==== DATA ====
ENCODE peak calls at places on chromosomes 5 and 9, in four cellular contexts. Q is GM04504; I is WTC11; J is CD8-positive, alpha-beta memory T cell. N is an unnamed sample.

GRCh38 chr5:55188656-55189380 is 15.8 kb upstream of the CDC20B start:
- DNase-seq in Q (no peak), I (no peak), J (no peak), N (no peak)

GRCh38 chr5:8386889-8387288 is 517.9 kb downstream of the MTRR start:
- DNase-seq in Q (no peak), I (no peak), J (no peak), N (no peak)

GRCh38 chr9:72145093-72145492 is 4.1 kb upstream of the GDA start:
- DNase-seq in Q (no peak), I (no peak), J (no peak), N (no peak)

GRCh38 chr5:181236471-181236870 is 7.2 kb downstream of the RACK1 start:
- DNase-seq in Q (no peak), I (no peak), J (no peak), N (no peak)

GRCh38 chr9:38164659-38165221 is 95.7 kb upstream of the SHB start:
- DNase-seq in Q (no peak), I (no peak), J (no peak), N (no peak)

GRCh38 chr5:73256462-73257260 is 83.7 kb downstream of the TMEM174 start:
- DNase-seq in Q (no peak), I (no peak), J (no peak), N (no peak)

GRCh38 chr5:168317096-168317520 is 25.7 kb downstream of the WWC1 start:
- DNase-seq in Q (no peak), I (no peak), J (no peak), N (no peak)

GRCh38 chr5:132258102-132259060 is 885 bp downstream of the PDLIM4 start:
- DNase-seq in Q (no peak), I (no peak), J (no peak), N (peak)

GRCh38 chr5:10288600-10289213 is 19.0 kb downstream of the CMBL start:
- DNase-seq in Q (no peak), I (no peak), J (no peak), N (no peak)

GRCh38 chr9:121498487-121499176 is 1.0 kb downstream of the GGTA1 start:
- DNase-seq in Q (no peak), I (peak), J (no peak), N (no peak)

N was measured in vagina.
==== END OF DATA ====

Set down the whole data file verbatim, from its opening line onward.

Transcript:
ENCODE peak calls at places on chromosomes 5 and 9, in four cellular contexts. Q is GM04504; I is WTC11; J is CD8-positive, alpha-beta memory T cell. N is an unnamed sample.

GRCh38 chr5:55188656-55189380 is 15.8 kb upstream of the CDC20B start:
- DNase-seq in Q (no peak), I (no peak), J (no peak), N (no peak)

GRCh38 chr5:8386889-8387288 is 517.9 kb downstream of the MTRR start:
- DNase-seq in Q (no peak), I (no peak), J (no peak), N (no peak)

GRCh38 chr9:72145093-72145492 is 4.1 kb upstream of the GDA start:
- DNase-seq in Q (no peak), I (no peak), J (no peak), N (no peak)

GRCh38 chr5:181236471-181236870 is 7.2 kb downstream of the RACK1 start:
- DNase-seq in Q (no peak), I (no peak), J (no peak), N (no peak)

GRCh38 chr9:38164659-38165221 is 95.7 kb upstream of the SHB start:
- DNase-seq in Q (no peak), I (no peak), J (no peak), N (no peak)

GRCh38 chr5:73256462-73257260 is 83.7 kb downstream of the TMEM174 start:
- DNase-seq in Q (no peak), I (no peak), J (no peak), N (no peak)

GRCh38 chr5:168317096-168317520 is 25.7 kb downstream of the WWC1 start:
- DNase-seq in Q (no peak), I (no peak), J (no peak), N (no peak)

GRCh38 chr5:132258102-132259060 is 885 bp downstream of the PDLIM4 start:
- DNase-seq in Q (no peak), I (no peak), J (no peak), N (peak)

GRCh38 chr5:10288600-10289213 is 19.0 kb downstream of the CMBL start:
- DNase-seq in Q (no peak), I (no peak), J (no peak), N (no peak)

GRCh38 chr9:121498487-121499176 is 1.0 kb downstream of the GGTA1 start:
- DNase-seq in Q (no peak), I (peak), J (no peak), N (no peak)

N was measured in vagina.